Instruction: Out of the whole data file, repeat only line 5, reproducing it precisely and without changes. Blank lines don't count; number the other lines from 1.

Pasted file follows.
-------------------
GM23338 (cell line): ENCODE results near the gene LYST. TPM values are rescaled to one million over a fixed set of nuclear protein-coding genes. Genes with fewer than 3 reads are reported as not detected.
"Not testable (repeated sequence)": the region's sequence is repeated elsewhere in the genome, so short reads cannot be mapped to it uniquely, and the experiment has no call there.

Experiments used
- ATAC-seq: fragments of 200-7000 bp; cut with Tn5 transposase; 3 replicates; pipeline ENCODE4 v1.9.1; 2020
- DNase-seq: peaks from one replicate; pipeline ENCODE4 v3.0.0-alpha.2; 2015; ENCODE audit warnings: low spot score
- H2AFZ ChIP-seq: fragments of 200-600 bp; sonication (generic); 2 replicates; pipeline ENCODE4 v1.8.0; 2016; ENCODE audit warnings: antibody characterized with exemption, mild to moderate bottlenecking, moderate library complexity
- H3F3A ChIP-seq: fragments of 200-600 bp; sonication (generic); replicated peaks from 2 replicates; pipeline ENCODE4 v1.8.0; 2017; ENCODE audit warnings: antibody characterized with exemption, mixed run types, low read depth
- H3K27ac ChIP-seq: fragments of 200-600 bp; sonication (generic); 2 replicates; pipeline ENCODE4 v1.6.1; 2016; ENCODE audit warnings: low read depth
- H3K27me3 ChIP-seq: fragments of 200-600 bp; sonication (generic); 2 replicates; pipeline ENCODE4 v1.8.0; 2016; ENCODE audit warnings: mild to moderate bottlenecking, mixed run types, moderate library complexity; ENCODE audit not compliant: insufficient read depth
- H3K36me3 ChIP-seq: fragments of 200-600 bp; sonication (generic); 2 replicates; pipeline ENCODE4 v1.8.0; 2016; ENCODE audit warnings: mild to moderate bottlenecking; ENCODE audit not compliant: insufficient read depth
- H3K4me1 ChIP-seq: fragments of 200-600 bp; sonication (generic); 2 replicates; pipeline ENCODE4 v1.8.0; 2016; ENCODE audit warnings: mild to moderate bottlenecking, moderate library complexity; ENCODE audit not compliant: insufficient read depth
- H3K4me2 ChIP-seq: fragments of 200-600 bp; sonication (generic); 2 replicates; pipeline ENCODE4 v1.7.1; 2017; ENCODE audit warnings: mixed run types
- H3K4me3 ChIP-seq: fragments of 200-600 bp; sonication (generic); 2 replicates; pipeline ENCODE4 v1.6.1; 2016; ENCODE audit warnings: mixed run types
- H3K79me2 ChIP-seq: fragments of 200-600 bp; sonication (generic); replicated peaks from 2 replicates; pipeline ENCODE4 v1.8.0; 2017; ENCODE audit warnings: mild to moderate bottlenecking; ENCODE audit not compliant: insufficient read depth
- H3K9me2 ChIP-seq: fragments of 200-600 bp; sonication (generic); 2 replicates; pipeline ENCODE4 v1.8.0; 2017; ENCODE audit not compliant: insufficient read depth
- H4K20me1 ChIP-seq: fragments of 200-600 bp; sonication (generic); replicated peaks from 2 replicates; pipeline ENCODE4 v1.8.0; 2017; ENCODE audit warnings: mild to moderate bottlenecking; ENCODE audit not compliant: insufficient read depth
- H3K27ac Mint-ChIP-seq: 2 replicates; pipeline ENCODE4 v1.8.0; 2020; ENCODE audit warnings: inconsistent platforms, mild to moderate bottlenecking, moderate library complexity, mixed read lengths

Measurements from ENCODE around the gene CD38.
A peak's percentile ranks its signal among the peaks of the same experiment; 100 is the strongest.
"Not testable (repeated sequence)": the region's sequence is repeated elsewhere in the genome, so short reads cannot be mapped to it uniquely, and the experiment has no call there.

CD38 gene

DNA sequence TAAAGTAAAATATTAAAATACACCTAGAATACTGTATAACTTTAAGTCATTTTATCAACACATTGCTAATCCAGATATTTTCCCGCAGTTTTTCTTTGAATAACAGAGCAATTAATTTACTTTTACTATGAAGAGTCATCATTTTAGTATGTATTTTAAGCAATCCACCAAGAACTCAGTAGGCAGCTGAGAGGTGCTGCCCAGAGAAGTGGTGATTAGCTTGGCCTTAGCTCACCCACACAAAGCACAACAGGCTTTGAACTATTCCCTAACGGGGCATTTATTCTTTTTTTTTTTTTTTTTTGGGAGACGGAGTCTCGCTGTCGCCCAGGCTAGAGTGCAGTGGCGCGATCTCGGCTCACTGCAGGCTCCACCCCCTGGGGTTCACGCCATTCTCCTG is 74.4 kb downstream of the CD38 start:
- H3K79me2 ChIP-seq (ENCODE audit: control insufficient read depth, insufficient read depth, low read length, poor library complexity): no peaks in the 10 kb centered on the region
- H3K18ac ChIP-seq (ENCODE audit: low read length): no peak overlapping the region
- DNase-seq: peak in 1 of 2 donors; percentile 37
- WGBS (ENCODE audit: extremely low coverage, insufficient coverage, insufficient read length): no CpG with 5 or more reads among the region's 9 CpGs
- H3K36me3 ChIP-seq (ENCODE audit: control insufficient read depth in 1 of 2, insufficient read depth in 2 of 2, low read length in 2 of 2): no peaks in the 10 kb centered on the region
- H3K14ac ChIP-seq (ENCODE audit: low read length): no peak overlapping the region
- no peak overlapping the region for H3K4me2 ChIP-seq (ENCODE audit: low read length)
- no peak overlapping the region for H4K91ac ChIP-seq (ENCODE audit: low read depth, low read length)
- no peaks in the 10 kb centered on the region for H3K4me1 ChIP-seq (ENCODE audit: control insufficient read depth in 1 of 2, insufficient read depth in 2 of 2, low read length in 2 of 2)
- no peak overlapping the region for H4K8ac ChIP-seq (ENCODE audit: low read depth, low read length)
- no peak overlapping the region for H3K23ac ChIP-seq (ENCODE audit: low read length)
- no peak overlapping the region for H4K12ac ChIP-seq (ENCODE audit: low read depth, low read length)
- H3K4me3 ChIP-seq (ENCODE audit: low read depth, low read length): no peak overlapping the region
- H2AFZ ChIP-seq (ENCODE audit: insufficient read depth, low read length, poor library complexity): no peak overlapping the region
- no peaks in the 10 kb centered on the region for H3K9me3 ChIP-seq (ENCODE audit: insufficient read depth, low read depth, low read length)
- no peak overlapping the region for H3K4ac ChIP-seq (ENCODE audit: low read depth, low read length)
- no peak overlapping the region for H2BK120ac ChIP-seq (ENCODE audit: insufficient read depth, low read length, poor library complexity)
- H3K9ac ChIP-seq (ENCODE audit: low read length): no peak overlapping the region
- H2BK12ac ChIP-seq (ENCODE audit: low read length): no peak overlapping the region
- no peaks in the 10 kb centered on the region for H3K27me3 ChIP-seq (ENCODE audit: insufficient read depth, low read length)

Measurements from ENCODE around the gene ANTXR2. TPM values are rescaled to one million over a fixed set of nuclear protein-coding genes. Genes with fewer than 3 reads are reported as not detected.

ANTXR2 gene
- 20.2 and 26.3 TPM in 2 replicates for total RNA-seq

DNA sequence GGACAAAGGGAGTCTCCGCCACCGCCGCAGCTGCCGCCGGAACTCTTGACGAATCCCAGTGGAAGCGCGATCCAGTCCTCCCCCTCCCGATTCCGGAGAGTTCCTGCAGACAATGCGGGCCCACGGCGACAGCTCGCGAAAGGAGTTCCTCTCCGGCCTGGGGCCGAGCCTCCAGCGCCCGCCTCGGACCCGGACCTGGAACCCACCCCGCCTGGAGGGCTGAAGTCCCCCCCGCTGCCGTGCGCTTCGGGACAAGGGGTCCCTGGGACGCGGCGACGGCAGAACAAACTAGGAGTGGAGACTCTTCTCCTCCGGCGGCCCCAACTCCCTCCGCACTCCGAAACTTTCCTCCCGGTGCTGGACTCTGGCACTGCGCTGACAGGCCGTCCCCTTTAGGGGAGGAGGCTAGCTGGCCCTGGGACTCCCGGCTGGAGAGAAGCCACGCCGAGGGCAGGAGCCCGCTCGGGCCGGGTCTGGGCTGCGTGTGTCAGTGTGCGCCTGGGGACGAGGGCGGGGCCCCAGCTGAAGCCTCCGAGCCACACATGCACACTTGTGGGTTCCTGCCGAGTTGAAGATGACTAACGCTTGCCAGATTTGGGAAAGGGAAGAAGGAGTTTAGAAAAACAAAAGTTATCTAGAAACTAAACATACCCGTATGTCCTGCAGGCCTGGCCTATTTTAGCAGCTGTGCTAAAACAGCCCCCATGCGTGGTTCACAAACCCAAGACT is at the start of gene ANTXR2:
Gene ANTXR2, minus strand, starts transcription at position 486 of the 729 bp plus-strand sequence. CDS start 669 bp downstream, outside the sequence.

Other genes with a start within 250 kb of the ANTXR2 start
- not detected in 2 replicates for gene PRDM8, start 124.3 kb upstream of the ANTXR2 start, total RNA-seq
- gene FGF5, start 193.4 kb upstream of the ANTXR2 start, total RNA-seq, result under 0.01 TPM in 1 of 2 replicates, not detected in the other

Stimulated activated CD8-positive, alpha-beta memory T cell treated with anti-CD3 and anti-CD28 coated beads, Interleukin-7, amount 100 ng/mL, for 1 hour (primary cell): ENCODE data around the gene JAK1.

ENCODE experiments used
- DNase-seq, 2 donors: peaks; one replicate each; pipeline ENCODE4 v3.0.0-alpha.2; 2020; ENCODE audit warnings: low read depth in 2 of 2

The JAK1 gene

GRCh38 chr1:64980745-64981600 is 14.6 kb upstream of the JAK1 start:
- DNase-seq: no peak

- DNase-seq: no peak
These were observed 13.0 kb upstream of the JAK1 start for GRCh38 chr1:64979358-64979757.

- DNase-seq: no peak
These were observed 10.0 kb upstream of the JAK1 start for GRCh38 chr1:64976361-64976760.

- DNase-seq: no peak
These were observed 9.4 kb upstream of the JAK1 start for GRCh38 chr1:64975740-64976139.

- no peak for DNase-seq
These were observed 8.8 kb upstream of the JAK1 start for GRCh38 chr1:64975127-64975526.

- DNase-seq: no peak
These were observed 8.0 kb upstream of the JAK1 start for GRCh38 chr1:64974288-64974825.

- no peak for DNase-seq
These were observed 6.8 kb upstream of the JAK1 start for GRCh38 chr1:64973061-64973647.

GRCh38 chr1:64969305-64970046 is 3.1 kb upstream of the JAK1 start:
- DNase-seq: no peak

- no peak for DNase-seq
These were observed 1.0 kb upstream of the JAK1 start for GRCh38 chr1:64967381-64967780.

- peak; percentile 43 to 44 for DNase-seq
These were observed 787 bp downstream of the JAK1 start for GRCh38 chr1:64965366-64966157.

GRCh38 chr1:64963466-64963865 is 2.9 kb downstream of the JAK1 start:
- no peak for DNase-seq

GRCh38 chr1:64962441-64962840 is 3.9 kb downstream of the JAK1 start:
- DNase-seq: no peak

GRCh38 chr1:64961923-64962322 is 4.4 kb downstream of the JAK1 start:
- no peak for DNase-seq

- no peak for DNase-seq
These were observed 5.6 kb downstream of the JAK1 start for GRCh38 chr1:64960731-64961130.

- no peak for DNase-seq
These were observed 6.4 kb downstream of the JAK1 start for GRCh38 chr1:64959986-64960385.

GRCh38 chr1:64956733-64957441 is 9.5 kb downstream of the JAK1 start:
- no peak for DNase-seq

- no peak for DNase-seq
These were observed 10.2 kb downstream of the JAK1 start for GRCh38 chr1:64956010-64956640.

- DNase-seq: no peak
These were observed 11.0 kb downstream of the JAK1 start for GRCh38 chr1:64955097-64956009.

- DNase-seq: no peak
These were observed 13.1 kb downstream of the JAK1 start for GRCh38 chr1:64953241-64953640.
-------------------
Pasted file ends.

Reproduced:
- DNase-seq: peaks from one replicate; pipeline ENCODE4 v3.0.0-alpha.2; 2015; ENCODE audit warnings: low spot score